13. Ardis, I understand why you took my statement to mean neither boys nor girls have any responsibility for the purity, etc. of the other, but I actually meant both sides have equal responsibility to each other. I almost put in a parenthetical comment saying just that, but decided it was too wordy. So yes I agree that girls and boys have an equal responsibility to encourage and exhort each other to purity, etc. But they don’t bear responsibility for each other’s actions. Each are moral agents unto themselves, and though others can persuade, they can’t do more. So I think we’re in perfect agreement on this point.

    In our society, though, you never hear the boys being made responsible for girls’ virtue, only the obverse. Don’t you agree that the onus has historically been on girls to uphold boys’ morality and not vice versa? Haven’t girls suffered from bearing the brunt of the blame from any problems from unwanted pregnancy to rape? That’s what I’m trying to point out, as I feel someone must, when these things come up in the study of history.

    Comment by Tatiana — June 18, 2009 @ 7:01 pm

  14. kevinf, Radiohead rules! Seriously, give them a deeper listen. They are amazing musicians.

    Ditty Stravinsky, etc. Did you know that he was radical and outrageous too? After the debut of The Rite of Spring, they say he had to jump from the men’s room window to escape from the angry mob of outraged audience members.

    I think it’s great when the generations expose each other to their music. My son has gotten me liking such diverse music as The Flaming Lips, Bob Dylan, Frank Black, and Nine Inch Nails. In return I’ve gotten him to like Joni Mitchell, Tool, Bach, and several others. It’s win-win.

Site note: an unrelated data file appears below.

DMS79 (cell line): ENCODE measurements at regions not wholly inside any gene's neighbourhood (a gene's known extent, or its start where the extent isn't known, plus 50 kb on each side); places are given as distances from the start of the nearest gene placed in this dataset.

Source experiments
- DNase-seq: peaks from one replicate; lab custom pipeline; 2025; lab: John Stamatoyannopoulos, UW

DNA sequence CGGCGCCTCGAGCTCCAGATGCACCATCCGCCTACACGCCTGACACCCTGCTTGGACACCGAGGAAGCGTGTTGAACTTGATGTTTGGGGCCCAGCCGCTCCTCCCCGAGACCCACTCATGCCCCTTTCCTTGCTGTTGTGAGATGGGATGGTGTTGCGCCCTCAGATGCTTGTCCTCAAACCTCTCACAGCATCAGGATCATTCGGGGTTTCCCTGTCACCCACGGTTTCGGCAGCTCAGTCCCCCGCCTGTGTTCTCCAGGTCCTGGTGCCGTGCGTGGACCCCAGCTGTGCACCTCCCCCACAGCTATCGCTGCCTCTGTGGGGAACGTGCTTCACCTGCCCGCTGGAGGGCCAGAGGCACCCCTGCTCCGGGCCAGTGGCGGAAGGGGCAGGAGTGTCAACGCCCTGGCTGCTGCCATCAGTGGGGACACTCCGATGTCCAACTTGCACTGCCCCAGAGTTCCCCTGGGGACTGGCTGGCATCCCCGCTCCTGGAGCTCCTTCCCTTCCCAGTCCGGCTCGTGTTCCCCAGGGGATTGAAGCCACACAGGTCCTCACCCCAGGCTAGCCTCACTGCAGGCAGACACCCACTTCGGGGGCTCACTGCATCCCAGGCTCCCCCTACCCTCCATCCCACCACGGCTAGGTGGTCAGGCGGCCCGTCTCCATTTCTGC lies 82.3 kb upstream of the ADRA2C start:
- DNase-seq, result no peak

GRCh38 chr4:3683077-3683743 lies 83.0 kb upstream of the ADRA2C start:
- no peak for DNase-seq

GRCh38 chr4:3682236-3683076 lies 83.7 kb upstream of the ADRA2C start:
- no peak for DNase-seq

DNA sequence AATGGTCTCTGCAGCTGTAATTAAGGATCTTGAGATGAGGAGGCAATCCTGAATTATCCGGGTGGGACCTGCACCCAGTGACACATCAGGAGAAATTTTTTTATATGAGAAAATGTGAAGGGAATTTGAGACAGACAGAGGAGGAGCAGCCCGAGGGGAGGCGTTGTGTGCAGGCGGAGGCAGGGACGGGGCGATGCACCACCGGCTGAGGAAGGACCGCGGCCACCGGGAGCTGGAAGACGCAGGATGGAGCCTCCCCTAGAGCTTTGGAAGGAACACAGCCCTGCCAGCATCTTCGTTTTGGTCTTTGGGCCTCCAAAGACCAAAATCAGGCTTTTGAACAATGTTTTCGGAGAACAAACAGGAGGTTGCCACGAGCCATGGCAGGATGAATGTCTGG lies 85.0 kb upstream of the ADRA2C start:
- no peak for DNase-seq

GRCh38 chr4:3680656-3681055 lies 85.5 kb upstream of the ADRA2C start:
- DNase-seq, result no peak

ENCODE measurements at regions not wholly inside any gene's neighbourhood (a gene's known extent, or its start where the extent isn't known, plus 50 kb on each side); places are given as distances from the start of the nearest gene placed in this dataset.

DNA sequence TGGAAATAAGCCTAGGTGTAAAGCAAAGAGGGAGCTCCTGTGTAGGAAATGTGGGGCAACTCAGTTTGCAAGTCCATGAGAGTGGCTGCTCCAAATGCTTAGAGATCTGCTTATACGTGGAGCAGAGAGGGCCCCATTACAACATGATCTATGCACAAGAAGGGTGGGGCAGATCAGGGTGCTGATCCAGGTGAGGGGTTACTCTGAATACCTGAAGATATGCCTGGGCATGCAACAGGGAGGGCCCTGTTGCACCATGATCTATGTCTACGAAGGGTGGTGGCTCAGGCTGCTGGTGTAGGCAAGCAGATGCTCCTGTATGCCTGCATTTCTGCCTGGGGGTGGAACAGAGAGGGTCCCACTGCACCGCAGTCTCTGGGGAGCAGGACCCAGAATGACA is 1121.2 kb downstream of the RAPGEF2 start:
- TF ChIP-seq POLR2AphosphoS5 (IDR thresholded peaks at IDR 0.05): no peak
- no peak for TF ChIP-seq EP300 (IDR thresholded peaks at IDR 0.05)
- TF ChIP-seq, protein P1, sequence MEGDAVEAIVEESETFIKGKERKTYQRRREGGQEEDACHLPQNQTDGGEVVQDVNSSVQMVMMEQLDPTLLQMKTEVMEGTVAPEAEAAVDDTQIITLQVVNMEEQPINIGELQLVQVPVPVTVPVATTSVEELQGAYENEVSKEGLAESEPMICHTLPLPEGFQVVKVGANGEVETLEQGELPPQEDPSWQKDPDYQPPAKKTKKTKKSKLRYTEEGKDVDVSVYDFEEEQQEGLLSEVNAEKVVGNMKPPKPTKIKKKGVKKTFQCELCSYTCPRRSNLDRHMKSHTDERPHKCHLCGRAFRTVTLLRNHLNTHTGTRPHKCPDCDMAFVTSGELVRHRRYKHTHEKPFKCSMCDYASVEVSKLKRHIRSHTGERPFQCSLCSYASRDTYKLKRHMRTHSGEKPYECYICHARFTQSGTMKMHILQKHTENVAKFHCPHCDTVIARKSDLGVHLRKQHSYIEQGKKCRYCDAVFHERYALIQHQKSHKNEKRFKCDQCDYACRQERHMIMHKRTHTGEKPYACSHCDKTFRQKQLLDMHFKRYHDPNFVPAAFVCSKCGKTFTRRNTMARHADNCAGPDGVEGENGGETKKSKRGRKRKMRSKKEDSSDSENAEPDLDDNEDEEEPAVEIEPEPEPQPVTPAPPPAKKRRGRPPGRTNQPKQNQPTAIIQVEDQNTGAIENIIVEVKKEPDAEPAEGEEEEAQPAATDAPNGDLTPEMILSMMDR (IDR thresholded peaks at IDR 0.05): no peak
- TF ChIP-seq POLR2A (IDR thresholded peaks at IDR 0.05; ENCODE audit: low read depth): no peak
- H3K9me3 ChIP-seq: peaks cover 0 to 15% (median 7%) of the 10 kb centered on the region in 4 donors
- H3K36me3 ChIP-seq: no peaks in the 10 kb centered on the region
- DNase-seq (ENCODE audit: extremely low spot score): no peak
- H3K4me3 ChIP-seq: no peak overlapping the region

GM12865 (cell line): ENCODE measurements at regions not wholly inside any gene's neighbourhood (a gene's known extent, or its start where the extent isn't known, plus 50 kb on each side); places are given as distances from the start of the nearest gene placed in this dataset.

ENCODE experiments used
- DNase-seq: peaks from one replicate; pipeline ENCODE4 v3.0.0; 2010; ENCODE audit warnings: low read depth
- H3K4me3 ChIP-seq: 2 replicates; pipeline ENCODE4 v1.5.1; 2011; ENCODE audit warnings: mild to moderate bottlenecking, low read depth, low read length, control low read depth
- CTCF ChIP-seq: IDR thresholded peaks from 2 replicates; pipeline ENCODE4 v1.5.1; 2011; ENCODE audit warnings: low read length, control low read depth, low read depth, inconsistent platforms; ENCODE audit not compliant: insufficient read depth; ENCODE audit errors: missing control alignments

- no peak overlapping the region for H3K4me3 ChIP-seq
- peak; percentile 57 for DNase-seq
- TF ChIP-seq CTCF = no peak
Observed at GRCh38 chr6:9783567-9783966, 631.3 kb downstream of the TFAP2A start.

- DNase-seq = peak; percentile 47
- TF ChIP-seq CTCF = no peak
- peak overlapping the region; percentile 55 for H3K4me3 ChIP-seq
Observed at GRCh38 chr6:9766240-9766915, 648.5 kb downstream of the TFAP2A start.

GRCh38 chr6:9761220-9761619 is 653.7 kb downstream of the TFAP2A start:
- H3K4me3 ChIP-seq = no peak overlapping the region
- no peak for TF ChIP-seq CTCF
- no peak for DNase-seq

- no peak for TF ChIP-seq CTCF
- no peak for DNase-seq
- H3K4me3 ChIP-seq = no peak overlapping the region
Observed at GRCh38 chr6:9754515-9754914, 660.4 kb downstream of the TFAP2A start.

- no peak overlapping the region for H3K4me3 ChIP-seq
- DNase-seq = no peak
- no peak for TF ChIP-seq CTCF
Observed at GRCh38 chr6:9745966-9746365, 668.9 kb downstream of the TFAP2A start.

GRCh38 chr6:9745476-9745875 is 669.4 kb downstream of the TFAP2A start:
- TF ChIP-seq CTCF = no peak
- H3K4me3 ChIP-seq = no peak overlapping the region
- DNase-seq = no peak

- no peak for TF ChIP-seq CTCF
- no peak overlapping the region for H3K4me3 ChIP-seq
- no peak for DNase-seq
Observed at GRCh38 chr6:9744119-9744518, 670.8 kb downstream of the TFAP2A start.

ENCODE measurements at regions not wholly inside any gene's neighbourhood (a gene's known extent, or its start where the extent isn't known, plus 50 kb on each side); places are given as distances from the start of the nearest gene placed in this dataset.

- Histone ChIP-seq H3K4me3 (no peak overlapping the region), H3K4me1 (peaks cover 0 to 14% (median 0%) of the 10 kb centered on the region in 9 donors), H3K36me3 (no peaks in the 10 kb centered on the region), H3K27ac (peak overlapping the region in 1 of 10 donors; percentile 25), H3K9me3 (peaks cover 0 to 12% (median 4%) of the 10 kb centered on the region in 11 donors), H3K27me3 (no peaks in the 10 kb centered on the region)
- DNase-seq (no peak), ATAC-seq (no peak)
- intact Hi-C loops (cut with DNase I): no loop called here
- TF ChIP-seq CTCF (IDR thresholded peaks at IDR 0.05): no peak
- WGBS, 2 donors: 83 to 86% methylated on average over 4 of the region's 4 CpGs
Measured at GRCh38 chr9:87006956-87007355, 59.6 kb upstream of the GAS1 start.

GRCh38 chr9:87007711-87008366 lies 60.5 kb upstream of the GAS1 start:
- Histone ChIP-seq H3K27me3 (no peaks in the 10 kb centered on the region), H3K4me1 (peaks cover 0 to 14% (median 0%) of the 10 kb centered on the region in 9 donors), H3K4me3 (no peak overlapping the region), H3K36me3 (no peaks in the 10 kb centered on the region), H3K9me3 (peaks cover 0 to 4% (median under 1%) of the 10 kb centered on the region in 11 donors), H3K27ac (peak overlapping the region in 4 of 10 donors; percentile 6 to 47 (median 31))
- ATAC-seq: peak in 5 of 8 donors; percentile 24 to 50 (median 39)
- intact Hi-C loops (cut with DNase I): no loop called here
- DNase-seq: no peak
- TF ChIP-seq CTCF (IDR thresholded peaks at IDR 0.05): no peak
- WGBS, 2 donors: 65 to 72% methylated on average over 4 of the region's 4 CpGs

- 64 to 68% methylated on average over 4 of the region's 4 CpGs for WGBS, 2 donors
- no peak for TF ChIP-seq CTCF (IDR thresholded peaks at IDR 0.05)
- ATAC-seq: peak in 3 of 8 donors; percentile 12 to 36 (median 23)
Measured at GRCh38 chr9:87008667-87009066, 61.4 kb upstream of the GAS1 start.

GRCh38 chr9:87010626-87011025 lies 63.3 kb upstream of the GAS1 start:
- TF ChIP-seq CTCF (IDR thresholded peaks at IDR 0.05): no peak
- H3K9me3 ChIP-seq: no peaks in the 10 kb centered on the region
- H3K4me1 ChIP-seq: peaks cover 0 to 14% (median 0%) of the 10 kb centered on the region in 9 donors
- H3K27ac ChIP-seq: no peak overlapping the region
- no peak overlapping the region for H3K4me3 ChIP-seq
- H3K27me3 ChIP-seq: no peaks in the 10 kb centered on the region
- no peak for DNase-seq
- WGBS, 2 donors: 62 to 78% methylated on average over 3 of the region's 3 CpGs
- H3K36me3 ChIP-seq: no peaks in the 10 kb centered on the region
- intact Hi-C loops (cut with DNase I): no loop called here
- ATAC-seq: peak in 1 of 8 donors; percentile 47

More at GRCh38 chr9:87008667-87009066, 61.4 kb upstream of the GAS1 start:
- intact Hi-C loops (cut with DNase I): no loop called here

Comment by Tatiana — June 18, 2009 @ 7:09 pm

  15. Ditty = Ditto, funny slip. =)

    P.S. I read wikipedia on the Rite of Spring debut in Paris and it said it caused a riot among the audience and multiple fistfights broke out. Also that Stravinsky fled the place in horror. I don’t remember where I heard he had to jump out the window to get away, that’s probably apocryphal.

    But I mean, causing a riot? How awesome is that? I wish I could write music that would affect people so viscerally.

    Comment by Tatiana — June 18, 2009 @ 7:19 pm

  16. Re the property rights of women in Utah, I found this article on the same subject in the February 1910 issue of the Woman’s Exponent.

    Comment by Justin — June 18, 2009 @ 7:24 pm

  17. Ardis-

    It’s always a treat to read the blog. Thanks for posting some interesting (and often very entertaining) stuff.

    Comment by Brandon — June 19, 2009 @ 9:42 am

  18. There was almost certainly comparable advice to young men on their obligation to protect and encourage the virtue of young women rather than taking selfish advantage of them. (I say almost because I’m not the historian Ardis is and don’t have her access to the sources). To my knowledge, responsible self-discipline has always been an essential part of the masculine ideal, and the preaching and practice of virtue was (and is) taken as a part of Priesthood responsibility.

    Since this column was addressed specifically to young women, it’s not surprising that it doesn’t speak to the young men.

    One might say that it isn’t girls’ responsibility to purify and uplift their boy friends any *less* than it’s boys’ responsibility to purify and uplift their girl friends.

    Comment by Confutus — June 19, 2009 @ 11:06 am

  19. Thank you, Confutus — You’re right, and I wanted to say exactly what you said (especially your last paragraph) but I thought I’d wait until after next week when the library has reopened and I can quote from exactly the kind of lesson you remember. This is high on my list. Thank you.

    Comment by Ardis E. Parshall — June 19, 2009 @ 11:50 am

  20. Thanks, Mark B. and Justin, for the information on property rights. It’s been at least ten years since I’ve done any reading on the topic, and I’m starting to forget details like the differences between community property and common law states. Utah is not a community property state, if I remember correctly. One of the only Western states which is not. (And why is that?)